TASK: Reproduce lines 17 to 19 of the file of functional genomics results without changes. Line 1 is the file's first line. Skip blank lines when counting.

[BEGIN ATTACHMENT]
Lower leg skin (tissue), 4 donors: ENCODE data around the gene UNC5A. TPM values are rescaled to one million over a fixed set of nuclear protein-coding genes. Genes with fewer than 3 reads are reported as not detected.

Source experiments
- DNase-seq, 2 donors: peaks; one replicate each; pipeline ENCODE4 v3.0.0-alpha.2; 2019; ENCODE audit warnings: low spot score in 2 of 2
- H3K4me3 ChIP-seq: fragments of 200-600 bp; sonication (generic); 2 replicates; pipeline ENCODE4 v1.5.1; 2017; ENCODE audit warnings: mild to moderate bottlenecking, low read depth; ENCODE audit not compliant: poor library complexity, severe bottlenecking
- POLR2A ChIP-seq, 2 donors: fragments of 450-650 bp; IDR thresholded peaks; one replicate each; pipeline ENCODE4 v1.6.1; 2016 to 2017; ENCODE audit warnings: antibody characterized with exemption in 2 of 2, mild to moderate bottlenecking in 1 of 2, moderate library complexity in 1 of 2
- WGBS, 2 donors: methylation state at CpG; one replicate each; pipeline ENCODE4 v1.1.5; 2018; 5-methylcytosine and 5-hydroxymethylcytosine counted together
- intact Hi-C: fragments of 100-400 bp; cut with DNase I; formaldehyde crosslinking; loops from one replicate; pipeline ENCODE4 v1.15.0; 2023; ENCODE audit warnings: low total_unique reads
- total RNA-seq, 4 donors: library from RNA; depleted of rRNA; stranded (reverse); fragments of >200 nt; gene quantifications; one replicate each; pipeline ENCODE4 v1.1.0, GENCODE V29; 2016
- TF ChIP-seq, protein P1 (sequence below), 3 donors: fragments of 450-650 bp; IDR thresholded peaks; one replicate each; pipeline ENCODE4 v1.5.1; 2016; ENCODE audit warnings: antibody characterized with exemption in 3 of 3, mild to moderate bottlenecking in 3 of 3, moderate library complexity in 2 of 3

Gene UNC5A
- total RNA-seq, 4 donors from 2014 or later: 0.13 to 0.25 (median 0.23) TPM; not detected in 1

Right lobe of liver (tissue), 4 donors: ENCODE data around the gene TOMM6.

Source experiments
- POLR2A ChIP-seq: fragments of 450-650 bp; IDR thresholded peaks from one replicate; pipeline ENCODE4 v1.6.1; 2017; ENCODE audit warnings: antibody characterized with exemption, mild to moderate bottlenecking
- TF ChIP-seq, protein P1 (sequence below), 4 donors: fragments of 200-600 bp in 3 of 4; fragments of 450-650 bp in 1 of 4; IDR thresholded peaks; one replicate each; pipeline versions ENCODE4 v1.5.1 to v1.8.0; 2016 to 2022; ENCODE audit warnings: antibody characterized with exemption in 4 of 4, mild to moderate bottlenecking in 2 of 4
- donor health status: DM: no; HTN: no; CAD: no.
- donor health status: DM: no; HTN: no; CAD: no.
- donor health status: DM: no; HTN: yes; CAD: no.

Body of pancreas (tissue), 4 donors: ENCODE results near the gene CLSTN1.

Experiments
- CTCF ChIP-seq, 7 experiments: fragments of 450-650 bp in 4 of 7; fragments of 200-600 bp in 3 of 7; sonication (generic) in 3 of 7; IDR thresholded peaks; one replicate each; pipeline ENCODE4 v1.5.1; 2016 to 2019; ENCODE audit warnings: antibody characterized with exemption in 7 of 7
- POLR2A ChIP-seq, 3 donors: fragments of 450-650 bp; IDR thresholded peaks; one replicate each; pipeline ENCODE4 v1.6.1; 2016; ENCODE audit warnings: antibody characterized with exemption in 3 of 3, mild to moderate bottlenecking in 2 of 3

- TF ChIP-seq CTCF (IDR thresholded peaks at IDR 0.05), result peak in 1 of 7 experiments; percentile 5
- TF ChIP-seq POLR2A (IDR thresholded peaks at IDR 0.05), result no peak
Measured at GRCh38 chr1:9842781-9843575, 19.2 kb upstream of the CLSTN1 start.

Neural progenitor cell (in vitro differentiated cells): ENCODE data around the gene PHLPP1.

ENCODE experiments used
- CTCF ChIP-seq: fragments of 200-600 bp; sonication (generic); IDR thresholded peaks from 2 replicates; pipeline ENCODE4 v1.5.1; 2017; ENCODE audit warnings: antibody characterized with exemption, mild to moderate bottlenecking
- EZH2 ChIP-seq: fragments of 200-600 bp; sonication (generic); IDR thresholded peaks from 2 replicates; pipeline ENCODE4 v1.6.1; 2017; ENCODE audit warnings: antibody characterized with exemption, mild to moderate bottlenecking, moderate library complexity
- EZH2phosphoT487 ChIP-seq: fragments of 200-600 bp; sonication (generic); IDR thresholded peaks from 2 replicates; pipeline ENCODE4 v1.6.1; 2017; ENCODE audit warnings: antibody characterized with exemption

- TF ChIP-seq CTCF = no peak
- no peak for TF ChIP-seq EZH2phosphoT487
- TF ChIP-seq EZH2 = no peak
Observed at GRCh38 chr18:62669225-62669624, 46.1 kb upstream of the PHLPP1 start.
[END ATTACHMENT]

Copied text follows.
- donor health status: DM: no; HTN: no; CAD: no.
- donor health status: DM: no; HTN: yes; CAD: no.

Body of pancreas (tissue), 4 donors: ENCODE results near the gene CLSTN1.